Advocates 4 Animals food pantry
By Paula Johnson
Photo: Advocates 4 Animals co-founder Amy Beatty holds Pearl the cat
Everyone knows pets contribute to the psychological and physical health of their owners. In the case of seniors, older pet owners require less medical attention and are one-quarter less likely to develop clinical depression. CDC and NIH studies show pets in the home can actually reduce allergies in children, decrease blood pressure, cholesterol and triglycerides in adults and reduce their owner’s overall stress levels. That is, except when feeding a furry family member adds to that stress. Enter the Advocates 4 Animals Pet Food Pantry Program.
Advocates 4 Animals, founded in 2003, is an all-volunteer 501C3 non-profit organization – all donations are 100 percent tax deductible and go directly to the animals. A4A has rescued, rehabilitated and found loving homes for more than 11,000 animals in states as far away as Texas since beginning its adoption program. Additionally, their Spay It Forward and Feral Cat Programs have risen out of the need to help fight rampant feline overpopulation.
“Advocates 4 Animals is NOT a shelter – it’s a rescue,” A4A co-founder Amy Beatty said. And that’s an important distinction. The organization grew out of the need to reform the current pound and shelter system – one in which 55 percent of companion animals surrendered will be killed regardless of breed, temperament or age.
Cats are particularly vulnerable and are euthanized in the highest numbers. Princess, the cat who served as inspiration for the Advocates 4 Animals logo, was one such cat. An eleventh-hour rescue from certain death allowed her to be saved and rehabilitated. From a starving four pounds and only one eye due to an untreated injury, Princess went on to live another healthy and happy 10 years.
Feeding our furry friends
So, how did the idea for a pet food pantry come about? “Back in 2010, we began to notice a huge increase in calls to A4A from people needing to give up their animals to a shelter because they were in dire economic straights,” Beatty said. “It was tragic – truly an act of desperation. These people loved their pets, but when faced with feeding their families they felt they had no other choice.”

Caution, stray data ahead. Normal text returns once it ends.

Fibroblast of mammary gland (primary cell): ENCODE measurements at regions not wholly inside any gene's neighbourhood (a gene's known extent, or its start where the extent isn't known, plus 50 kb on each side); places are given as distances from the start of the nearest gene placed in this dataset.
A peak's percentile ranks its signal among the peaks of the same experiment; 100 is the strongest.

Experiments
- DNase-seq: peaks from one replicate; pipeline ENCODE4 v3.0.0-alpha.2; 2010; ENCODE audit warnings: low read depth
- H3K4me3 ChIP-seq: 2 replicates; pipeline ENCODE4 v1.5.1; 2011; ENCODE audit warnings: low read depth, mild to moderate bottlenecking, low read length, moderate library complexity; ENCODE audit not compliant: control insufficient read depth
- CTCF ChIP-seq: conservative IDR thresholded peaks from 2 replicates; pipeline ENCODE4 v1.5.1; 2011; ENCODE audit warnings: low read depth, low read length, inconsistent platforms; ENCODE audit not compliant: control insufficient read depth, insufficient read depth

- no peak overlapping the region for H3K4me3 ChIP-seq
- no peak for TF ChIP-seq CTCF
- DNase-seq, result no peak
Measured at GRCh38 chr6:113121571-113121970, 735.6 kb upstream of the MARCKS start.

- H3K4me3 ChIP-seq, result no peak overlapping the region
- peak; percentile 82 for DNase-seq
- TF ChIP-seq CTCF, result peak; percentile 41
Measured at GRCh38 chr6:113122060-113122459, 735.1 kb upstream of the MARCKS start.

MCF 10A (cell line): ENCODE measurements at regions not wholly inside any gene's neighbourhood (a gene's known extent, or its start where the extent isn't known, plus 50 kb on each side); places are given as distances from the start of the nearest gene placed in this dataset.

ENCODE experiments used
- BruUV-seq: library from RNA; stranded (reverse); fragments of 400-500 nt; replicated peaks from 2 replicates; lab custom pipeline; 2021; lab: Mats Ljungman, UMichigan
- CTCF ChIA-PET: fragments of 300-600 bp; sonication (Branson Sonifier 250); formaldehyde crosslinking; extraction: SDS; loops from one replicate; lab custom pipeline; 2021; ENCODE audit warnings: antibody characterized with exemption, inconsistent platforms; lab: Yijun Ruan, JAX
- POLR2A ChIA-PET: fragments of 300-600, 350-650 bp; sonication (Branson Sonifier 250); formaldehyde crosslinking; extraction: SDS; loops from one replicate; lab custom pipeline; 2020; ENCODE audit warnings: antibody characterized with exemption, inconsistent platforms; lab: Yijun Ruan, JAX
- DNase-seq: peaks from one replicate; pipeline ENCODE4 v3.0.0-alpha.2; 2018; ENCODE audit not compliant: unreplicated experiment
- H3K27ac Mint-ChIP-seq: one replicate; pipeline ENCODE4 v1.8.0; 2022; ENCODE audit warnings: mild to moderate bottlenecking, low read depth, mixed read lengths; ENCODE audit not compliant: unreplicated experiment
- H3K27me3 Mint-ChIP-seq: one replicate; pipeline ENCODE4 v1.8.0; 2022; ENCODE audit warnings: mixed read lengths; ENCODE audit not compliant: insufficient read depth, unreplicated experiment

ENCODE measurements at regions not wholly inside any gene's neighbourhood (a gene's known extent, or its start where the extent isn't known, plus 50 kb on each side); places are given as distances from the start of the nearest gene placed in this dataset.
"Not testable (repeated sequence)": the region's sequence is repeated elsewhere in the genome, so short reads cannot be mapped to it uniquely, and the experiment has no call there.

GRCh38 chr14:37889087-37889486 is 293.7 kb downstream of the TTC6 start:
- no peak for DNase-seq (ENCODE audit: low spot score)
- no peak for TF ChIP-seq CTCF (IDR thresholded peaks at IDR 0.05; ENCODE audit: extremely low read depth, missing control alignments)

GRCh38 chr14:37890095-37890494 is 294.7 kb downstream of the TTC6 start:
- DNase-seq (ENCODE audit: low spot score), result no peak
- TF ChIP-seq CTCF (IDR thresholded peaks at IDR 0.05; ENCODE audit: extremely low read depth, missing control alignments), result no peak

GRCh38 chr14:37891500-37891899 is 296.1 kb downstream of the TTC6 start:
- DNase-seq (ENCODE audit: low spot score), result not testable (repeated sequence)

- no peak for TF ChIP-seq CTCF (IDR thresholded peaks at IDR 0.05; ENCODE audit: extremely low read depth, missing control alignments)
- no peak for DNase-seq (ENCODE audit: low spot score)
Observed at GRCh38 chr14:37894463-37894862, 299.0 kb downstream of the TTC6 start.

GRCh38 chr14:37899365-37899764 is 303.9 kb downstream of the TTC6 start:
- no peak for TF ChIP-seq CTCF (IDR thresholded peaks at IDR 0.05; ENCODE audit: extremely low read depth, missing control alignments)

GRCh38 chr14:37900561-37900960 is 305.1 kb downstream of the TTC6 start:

Thus, the Pet Food Pantry program was born. Started with grants from Petco and Petsmart, the pantry serves between 100 and 200 families per month. While currently limited to Greene County residents, Beatty hopes in the future to expand the program to Montgomery and Clark Counties. In order to be eligible, a family must qualify using the government’s Federal Poverty Level standards. So, a household of four cannot exceed $44,700 annually, while the amount for an individual is $21,780. Proof of residency and current tax records are required.
“We also can assist if it’s a case of temporary hardship, like the loss of a job or a medical emergency,” Beatty said. Families who are approved can receive a two-week supply of food for dogs or cats up to twice in one year.
Additional requirements are pets must be spayed or neutered and be permanently indoors, with the exception of free-roaming cats. Dogs chained outside will not be considered.
Food can be picked up or delivered to residents if needed by a core of around 20 “go-to” pantry volunteers.
The pantry’s current location is a volunteer’s garage.
“It’s definitely on our wish list to find a permanent place,” Beatty said. “We only need about 500 square feet of space, so if there is a company or business out there willing to donate, we would be thrilled to hear from them!”
Along with the ongoing support of the Petco and Petsmart foundations, the pantry also welcomes donations of food from the public. During the months of May through September, Little Miami Canoe Rental – located at 219 Mill St. in Morrow – serves as a drop off location, or a pantry volunteer can coordinate a donation pick up.
Sustaining the bond
There is a growing need for the Pet Food Pantry’s services. Since its inception, there has been a steady increase in calls for assistance. Could this be an indication of a worsening economy? Not necessarily. As Beatty pointed out, while the need is greater now, it’s because more people are finding out about it. And she’s pleased that the word is spreading. Keeping pets out of shelters and with and the people who love them is vital. Animals are a source of joy and comfort, and the benefit to their owners is even more crucial in stressful times.
For more information or to apply for assistance, please visit advocates4animals.com.
Reach DCP freelance writer Paula Johnson at PaulaJohnson@DaytonCityPaper.com.